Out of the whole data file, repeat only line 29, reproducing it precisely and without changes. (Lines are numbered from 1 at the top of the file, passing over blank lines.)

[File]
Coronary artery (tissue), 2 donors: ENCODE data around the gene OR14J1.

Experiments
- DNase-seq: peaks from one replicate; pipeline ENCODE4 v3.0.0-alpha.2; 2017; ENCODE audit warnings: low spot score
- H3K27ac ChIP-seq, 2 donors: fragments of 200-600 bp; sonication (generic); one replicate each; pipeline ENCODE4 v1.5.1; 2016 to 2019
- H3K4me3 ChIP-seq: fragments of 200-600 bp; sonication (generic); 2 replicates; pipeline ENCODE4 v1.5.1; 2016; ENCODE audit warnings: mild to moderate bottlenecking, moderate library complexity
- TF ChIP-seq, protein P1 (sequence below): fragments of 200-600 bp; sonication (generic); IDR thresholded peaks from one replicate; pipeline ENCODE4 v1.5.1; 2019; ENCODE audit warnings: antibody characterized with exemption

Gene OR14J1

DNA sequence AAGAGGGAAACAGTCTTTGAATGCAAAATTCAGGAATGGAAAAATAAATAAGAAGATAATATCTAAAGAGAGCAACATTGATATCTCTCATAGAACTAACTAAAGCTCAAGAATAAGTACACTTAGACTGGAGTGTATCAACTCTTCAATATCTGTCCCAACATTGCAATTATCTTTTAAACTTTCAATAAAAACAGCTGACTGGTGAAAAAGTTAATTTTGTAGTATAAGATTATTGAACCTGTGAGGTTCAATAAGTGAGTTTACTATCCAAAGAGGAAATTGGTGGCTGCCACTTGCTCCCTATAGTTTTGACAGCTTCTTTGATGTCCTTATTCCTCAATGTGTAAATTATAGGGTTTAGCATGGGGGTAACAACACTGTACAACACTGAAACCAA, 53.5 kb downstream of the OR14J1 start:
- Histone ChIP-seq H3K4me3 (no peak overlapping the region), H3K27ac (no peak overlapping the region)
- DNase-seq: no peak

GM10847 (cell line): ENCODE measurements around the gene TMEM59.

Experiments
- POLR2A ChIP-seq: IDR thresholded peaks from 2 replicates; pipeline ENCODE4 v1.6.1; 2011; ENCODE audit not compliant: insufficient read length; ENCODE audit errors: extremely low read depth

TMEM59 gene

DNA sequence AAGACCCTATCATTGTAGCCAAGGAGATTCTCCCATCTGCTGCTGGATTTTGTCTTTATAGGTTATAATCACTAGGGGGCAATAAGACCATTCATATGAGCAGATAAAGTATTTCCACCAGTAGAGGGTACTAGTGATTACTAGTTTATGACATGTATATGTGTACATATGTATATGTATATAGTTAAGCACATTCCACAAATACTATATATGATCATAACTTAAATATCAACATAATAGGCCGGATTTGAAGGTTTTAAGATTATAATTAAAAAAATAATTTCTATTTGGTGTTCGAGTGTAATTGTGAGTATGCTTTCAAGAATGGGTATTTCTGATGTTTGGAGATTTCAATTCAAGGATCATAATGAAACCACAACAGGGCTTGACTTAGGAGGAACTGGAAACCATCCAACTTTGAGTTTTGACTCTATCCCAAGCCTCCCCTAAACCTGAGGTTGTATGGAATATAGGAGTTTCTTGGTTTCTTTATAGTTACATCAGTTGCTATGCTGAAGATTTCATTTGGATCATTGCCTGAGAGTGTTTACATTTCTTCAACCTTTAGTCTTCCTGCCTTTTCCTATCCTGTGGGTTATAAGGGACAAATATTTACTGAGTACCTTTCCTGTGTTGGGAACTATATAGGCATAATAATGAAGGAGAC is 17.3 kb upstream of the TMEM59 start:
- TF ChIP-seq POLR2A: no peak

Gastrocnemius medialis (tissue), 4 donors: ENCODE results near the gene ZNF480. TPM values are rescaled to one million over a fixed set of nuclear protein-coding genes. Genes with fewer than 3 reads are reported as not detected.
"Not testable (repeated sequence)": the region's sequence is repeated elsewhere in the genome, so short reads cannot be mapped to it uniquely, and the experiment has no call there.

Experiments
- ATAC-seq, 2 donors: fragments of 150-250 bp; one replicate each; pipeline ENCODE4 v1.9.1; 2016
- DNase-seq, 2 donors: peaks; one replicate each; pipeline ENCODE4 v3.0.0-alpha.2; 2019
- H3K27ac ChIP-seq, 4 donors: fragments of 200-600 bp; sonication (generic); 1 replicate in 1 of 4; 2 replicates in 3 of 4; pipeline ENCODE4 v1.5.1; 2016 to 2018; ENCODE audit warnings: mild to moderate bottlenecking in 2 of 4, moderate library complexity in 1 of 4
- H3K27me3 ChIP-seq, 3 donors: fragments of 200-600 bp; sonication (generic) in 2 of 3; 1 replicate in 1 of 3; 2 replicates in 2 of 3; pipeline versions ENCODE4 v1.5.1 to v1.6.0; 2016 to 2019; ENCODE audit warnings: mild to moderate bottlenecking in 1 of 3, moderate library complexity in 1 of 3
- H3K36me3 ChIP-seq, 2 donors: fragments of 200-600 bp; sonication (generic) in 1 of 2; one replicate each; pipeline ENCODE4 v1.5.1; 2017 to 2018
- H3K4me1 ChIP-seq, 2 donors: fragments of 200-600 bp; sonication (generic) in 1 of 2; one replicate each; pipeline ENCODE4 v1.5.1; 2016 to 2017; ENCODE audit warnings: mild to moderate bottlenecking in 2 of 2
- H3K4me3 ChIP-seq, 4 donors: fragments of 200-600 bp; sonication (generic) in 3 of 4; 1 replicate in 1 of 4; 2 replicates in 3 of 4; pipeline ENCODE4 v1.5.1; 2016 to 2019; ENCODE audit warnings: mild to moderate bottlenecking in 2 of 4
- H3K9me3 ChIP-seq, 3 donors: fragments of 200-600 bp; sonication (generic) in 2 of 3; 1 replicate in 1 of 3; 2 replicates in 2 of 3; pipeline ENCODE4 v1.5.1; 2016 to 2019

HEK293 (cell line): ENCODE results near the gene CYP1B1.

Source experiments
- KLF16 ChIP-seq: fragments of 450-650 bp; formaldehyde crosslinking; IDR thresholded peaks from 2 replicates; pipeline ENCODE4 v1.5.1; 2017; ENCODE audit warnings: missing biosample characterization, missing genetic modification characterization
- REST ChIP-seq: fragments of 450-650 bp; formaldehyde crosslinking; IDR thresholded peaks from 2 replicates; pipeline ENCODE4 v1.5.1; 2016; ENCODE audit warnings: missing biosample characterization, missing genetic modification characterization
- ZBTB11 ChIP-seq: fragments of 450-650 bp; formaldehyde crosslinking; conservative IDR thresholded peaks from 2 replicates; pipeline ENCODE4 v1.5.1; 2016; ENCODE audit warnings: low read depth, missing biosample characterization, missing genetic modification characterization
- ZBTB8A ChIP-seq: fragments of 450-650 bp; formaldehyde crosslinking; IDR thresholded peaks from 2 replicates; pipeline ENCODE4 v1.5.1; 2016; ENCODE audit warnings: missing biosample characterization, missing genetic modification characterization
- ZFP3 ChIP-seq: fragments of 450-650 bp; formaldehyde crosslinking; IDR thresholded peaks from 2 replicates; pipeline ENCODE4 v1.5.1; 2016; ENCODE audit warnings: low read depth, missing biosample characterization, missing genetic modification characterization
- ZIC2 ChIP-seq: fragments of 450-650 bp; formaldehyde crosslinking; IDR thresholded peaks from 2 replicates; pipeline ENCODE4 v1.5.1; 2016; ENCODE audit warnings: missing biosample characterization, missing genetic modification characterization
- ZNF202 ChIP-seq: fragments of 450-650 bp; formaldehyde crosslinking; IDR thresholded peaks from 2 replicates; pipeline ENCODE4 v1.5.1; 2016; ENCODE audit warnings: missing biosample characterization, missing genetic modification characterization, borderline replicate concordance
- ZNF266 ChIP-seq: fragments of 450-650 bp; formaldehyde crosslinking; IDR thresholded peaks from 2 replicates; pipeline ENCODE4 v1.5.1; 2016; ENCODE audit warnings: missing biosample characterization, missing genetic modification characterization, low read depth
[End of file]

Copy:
Source experiments